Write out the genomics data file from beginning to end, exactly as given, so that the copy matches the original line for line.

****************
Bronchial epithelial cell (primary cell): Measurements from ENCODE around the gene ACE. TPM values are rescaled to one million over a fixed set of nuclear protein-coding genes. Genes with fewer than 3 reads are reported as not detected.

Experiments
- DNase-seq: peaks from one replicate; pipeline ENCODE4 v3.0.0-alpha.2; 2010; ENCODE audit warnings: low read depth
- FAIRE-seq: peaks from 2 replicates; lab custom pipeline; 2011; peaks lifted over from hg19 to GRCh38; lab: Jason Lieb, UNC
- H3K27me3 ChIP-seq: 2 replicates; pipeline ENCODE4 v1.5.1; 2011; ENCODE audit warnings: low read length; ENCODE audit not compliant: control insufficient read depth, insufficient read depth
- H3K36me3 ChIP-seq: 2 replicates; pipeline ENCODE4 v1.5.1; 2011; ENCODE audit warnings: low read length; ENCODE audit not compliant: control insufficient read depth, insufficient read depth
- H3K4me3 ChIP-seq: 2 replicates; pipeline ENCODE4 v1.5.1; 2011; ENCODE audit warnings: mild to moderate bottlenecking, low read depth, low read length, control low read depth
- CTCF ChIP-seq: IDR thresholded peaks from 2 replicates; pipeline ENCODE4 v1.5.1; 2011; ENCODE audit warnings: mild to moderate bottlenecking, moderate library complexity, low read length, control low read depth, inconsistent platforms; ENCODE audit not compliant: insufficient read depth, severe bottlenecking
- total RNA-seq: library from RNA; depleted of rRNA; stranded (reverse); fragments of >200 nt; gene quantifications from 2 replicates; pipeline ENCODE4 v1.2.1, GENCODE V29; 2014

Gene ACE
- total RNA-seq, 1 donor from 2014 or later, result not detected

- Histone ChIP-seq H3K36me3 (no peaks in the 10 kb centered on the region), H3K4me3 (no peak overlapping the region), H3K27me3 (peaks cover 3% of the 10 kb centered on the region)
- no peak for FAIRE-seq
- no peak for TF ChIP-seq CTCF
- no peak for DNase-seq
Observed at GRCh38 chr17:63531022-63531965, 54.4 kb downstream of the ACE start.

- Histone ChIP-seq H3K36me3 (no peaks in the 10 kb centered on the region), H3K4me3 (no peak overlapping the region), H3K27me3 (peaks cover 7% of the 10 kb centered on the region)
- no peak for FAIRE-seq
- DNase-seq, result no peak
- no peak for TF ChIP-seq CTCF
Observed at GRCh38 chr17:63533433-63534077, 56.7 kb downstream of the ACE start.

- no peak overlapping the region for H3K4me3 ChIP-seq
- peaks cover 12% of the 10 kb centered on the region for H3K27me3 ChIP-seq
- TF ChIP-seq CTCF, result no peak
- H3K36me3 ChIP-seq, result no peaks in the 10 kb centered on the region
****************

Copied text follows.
Bronchial epithelial cell (primary cell): Measurements from ENCODE around the gene ACE. TPM values are rescaled to one million over a fixed set of nuclear protein-coding genes. Genes with fewer than 3 reads are reported as not detected.

Experiments
- DNase-seq: peaks from one replicate; pipeline ENCODE4 v3.0.0-alpha.2; 2010; ENCODE audit warnings: low read depth
- FAIRE-seq: peaks from 2 replicates; lab custom pipeline; 2011; peaks lifted over from hg19 to GRCh38; lab: Jason Lieb, UNC
- H3K27me3 ChIP-seq: 2 replicates; pipeline ENCODE4 v1.5.1; 2011; ENCODE audit warnings: low read length; ENCODE audit not compliant: control insufficient read depth, insufficient read depth
- H3K36me3 ChIP-seq: 2 replicates; pipeline ENCODE4 v1.5.1; 2011; ENCODE audit warnings: low read length; ENCODE audit not compliant: control insufficient read depth, insufficient read depth
- H3K4me3 ChIP-seq: 2 replicates; pipeline ENCODE4 v1.5.1; 2011; ENCODE audit warnings: mild to moderate bottlenecking, low read depth, low read length, control low read depth
- CTCF ChIP-seq: IDR thresholded peaks from 2 replicates; pipeline ENCODE4 v1.5.1; 2011; ENCODE audit warnings: mild to moderate bottlenecking, moderate library complexity, low read length, control low read depth, inconsistent platforms; ENCODE audit not compliant: insufficient read depth, severe bottlenecking
- total RNA-seq: library from RNA; depleted of rRNA; stranded (reverse); fragments of >200 nt; gene quantifications from 2 replicates; pipeline ENCODE4 v1.2.1, GENCODE V29; 2014

Gene ACE
- total RNA-seq, 1 donor from 2014 or later, result not detected

- Histone ChIP-seq H3K36me3 (no peaks in the 10 kb centered on the region), H3K4me3 (no peak overlapping the region), H3K27me3 (peaks cover 3% of the 10 kb centered on the region)
- no peak for FAIRE-seq
- no peak for TF ChIP-seq CTCF
- no peak for DNase-seq
Observed at GRCh38 chr17:63531022-63531965, 54.4 kb downstream of the ACE start.

- Histone ChIP-seq H3K36me3 (no peaks in the 10 kb centered on the region), H3K4me3 (no peak overlapping the region), H3K27me3 (peaks cover 7% of the 10 kb centered on the region)
- no peak for FAIRE-seq
- DNase-seq, result no peak
- no peak for TF ChIP-seq CTCF
Observed at GRCh38 chr17:63533433-63534077, 56.7 kb downstream of the ACE start.

- no peak overlapping the region for H3K4me3 ChIP-seq
- peaks cover 12% of the 10 kb centered on the region for H3K27me3 ChIP-seq
- TF ChIP-seq CTCF, result no peak
- H3K36me3 ChIP-seq, result no peaks in the 10 kb centered on the region